JOHANNESBURG – The markets’ attention will zoom in on President Cyril Ramaphosa this week to shed light on potential measures to keep Eskom afloat after it garnered a R15 billion loan facility on Friday.
Ramaphosa is due to deliver his second State of the Nation address on Thursday, and is expected to articulate the government’s plans to restructure the embattled power utility and other state-owned entities (SOEs).
Ramaphosa told the international community at the World Economic Forum two weeks ago that the government would announce “a set of measures to stabilise and improve the company’s (Eskom’s) financial position and to ensure uninterrupted energy supply”.
The special task team appointed by the president is said to have suggested that the power utility be divided into three units, responsible for generation, distribution and transmission, in what it called a “strategic unbundling”. And right there is the problem.
Tumisho Grater, an economic strategist at Novare, said some of the major issues Ramaphosa had to grapple with related to the quality and quantity of SOE’s guarantee exposures, as well as their debt obligations.
“Market participants are keeping a close eye on this issue, especially as restoring the financial and operational credibly of SOEs (Eskom in particular) will be a principal catalyst to the country’s economic growth,” Grater said.
“Greater bailout requirements from SOEs will make it more difficult to maintain the path of fiscal consolidation. This could lead to negative credit rating actions that would not be rand positive.”
Bank of America Merrill Lynch in a report on Friday said it estimated that a trailing budget deficit was outperforming the medium-term budget policy statement forecast by about R26bn.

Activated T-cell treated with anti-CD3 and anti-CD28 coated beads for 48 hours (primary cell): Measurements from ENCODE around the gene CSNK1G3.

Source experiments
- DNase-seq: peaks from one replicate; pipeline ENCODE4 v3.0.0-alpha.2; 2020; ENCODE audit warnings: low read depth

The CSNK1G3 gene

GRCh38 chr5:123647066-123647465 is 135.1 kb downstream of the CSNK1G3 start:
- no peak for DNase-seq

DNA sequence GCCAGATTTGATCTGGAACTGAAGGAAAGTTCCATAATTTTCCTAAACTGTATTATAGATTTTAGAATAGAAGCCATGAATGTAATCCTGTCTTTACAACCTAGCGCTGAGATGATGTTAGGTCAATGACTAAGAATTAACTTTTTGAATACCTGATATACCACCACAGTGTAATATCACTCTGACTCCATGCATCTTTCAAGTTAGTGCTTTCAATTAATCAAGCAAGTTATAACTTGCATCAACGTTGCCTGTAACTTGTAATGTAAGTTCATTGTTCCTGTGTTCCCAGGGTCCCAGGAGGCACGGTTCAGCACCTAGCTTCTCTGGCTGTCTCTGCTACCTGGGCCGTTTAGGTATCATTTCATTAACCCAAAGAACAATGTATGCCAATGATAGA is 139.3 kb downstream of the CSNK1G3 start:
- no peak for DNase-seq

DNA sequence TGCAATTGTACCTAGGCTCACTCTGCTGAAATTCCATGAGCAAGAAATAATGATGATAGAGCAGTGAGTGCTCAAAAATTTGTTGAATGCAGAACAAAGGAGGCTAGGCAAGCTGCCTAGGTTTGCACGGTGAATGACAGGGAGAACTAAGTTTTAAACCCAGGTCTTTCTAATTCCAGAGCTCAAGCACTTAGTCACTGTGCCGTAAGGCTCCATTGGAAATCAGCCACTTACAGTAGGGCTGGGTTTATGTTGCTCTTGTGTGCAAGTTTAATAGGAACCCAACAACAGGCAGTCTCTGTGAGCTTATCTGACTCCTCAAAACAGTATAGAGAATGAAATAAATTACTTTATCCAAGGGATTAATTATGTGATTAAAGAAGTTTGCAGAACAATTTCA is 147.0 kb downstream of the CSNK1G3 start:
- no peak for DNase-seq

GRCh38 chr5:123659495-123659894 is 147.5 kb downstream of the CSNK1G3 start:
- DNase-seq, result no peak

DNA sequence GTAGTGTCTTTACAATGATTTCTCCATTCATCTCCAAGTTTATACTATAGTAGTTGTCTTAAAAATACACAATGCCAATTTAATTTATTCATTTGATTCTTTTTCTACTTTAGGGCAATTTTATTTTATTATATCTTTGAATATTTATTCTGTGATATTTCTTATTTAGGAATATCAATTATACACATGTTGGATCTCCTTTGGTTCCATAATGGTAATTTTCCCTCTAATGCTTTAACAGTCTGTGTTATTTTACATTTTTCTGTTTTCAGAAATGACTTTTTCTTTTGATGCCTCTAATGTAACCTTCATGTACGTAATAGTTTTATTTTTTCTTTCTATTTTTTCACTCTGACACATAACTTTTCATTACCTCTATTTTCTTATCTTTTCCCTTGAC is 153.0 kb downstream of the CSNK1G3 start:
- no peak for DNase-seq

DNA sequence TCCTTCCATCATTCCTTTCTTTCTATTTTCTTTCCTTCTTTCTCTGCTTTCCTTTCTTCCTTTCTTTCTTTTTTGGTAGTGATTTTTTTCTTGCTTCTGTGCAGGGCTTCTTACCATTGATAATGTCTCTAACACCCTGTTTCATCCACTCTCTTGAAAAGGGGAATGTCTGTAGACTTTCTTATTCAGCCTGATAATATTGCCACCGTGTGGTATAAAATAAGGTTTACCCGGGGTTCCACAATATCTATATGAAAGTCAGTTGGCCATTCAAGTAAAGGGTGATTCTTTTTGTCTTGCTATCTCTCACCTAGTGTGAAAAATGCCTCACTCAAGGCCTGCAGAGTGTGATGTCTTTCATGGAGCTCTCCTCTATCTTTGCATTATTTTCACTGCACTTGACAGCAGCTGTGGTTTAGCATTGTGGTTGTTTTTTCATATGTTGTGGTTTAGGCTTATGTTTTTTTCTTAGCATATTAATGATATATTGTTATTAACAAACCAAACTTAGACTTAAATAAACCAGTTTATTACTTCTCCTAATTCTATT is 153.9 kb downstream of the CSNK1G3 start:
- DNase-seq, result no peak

“We see savings on the expenditure side and some under-performance on the revenue side. We think that these savings will be used to support the president’s economic stimulus and recovery plan and inject liquidity into cash-constrained SOEs (in particular, Eskom), conditional on restructuring plans.”
The proposed break-up of Eskom into three units is not new. The Energy Policy White Paper of 1998 made a case for the privatisation of Eskom and its division into the three entities.
Eskom’s debts, which are more than 20 times larger than those of South African Airways, reached 8.5 percent of gross domestic product (GDP) late last year.
London-based Capital Economics said the fear that the troubles at Eskom would lead to another downgrade of South Africa’s credit rating seemed overdone.
John Ashbourne, a senior emerging markets economist at Capital Economics, said even a full bailout of Eskom posed less of a risk to the fiscal position than many feared.
“Moving all of Eskom’s debt on to the government’s balance sheet would push the state’s debt-to-GDP ratio up from 57 percent to 66 percent, which would probably spook the markets and cause the rand to weaken,” Ashbourne said.
“But the actual rise in the state’s debt liabilities would be smaller. The government already guarantees R350bn out of Eskom’s R420bn debt, meaning that the increase in state-backed debt would be worth just 1.4 percent of GDP.”
Eskom on Friday said it has secured R15bn loan facility with a consortium of lenders.
Phakamani Hadebe, Eskom’s group chief executive, said the company had made significant progress in transitioning the business and securing funding.
“We are pleased that lenders have elected to continue partnering with Eskom on our journey to complete the capital expansion programme for the benefit of South Africa’s economy,” Hadebe said.
“It is also encouraging to see that financial markets continue to view Eskom in a positive light as we progress towards financial and operational sustainability.”